The biggest rivalry in the sport today is based more on respect than anything. “I think racing against Ryan … you know, he’s clean, and we race each other smart and there’s respect,” said Dungey.
Lost in the wind of the heated rivalries of old—think Hannah and Howerton, Bradshaw and Matiasevich, Stewart and Reed—the Ryans have always deflected questions surrounding their battle for supremacy. Controversy is not in their demeanor. On the track, they want to beat but not kill each other, and off the track, there is nothing but respect.
The Ryans have a respect for one other on, and off, the track.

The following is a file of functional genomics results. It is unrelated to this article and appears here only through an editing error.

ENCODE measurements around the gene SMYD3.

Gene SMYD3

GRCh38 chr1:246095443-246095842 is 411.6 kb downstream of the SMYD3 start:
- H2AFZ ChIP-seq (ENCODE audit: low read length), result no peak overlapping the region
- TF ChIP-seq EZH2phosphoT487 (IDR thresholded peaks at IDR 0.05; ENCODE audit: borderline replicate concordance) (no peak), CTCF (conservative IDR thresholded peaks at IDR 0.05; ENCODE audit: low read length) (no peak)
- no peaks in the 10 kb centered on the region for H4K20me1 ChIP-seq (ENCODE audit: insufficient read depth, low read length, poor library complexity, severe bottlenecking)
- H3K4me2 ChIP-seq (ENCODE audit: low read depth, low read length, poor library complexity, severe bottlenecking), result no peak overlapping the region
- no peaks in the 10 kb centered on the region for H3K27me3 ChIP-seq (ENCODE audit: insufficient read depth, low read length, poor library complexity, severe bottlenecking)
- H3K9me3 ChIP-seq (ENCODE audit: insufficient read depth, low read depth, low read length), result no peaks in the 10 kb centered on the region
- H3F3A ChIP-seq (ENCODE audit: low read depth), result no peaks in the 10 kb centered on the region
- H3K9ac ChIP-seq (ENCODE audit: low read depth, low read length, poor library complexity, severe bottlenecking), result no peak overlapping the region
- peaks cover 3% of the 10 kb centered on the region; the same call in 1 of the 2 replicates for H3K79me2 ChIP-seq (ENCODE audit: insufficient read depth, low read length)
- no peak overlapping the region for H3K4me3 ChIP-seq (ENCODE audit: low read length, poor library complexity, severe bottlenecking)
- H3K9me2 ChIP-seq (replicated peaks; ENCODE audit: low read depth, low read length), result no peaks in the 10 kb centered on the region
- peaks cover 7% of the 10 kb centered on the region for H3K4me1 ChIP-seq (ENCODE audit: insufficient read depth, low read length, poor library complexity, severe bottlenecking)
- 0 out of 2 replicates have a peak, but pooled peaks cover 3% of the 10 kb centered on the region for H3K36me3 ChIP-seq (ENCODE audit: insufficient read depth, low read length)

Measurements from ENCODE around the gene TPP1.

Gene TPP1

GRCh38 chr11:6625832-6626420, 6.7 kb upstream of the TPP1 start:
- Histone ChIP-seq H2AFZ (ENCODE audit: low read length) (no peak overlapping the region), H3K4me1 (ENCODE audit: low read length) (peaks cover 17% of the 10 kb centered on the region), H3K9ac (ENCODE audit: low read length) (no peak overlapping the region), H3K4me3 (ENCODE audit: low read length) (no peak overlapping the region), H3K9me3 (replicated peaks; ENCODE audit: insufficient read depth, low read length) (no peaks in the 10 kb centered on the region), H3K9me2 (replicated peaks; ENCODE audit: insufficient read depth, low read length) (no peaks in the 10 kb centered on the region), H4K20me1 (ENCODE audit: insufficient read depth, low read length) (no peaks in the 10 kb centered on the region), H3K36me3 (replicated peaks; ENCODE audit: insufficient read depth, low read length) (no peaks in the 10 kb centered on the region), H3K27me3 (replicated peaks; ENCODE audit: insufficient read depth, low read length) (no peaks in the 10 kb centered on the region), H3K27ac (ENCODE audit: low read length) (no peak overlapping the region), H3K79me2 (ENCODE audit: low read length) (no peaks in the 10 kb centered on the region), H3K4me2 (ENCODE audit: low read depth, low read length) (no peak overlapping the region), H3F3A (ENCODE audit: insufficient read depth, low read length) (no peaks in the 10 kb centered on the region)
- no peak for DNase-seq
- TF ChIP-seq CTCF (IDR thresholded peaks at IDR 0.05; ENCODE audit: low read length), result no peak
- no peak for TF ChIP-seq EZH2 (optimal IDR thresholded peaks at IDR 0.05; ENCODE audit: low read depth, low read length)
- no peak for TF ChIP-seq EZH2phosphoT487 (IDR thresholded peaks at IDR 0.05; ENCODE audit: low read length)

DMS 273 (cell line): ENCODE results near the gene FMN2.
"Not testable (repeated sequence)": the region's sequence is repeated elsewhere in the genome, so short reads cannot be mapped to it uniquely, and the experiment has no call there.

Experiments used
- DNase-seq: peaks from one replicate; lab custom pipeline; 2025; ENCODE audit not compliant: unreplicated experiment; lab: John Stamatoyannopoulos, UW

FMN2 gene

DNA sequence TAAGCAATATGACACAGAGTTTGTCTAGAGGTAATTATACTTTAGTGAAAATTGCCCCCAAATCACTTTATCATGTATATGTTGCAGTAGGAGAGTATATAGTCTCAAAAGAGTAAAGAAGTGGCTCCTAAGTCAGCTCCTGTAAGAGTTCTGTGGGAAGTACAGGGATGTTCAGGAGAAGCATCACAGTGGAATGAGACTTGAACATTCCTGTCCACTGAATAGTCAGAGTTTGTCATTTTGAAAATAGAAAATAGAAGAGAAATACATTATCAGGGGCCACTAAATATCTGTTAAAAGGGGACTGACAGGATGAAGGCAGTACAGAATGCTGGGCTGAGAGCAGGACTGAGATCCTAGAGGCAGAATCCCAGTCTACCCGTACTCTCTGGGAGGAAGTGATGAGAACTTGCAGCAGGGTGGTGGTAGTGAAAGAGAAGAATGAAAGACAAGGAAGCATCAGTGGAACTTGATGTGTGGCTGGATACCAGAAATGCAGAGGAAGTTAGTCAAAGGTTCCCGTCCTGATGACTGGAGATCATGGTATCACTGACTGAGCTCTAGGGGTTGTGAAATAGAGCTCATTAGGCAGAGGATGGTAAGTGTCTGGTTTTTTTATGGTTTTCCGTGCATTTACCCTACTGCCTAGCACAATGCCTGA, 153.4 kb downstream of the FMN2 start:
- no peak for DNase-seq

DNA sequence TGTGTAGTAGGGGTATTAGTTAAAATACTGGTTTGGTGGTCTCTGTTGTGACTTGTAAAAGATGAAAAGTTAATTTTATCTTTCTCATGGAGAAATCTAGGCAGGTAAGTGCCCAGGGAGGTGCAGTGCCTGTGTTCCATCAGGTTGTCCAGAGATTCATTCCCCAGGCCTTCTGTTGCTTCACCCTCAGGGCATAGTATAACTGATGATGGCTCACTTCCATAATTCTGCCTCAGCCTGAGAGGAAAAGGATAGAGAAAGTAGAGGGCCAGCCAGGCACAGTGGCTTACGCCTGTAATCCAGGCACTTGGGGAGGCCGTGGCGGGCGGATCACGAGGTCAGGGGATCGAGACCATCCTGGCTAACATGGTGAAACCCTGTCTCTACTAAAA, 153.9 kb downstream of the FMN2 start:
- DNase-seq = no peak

Simon Cudby photo
Humanity loves drama, and that’s why reality TV is so darned popular. Takes you right back to RV’s “That’s what MTV’s for” comment. It’s in our DNA. Other professional sports feed off this back and forth banter. SportsCenter runs continuous loops of off-handed comments against another player, or team, or coach, or trainer for that matter. They hammer the point home, and people eat it up.
But maybe we have something better here. The Ryans have a deep respect for each other because they have both chosen the right way to do things. All they’re doing is both giving it their all. So maybe the rivalry isn’t heated, maybe there aren’t one-liners and trash talk to crash the message boards. But when the gate drops and the two of them are on it, you can’t say they don’t produce some darned good entertainment.